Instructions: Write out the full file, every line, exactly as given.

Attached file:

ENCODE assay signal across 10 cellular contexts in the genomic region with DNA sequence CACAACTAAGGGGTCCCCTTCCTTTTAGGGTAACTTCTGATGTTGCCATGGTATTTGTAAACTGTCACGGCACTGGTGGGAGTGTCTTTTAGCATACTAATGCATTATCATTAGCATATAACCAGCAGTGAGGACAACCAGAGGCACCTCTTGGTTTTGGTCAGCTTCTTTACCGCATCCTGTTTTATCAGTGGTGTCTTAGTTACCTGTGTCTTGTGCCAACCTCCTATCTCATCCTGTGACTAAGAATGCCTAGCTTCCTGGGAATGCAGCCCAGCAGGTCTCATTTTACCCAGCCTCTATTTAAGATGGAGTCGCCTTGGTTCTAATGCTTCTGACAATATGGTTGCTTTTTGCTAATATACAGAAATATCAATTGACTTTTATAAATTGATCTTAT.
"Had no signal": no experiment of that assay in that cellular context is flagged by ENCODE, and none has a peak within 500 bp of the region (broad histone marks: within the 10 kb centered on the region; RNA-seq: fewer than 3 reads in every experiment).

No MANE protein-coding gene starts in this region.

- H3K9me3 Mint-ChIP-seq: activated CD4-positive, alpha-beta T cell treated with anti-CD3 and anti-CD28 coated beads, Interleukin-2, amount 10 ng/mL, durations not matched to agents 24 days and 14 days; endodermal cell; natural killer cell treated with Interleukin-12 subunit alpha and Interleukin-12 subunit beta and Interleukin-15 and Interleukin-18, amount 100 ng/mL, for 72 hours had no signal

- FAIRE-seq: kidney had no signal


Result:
ENCODE assay signal across 10 cellular contexts in the genomic region with DNA sequence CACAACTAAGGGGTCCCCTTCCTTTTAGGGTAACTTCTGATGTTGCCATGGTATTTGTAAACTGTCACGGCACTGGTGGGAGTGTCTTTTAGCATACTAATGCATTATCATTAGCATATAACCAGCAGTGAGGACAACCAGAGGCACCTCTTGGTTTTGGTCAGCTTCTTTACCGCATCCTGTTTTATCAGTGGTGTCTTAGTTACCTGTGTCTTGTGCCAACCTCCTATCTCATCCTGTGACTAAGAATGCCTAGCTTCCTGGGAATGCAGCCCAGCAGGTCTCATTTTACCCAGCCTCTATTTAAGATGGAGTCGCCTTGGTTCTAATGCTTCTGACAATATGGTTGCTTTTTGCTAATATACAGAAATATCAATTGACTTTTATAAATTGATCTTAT.
"Had no signal": no experiment of that assay in that cellular context is flagged by ENCODE, and none has a peak within 500 bp of the region (broad histone marks: within the 10 kb centered on the region; RNA-seq: fewer than 3 reads in every experiment).

No MANE protein-coding gene starts in this region.

- H3K9me3 Mint-ChIP-seq: activated CD4-positive, alpha-beta T cell treated with anti-CD3 and anti-CD28 coated beads, Interleukin-2, amount 10 ng/mL, durations not matched to agents 24 days and 14 days; endodermal cell; natural killer cell treated with Interleukin-12 subunit alpha and Interleukin-12 subunit beta and Interleukin-15 and Interleukin-18, amount 100 ng/mL, for 72 hours had no signal

- FAIRE-seq: kidney had no signal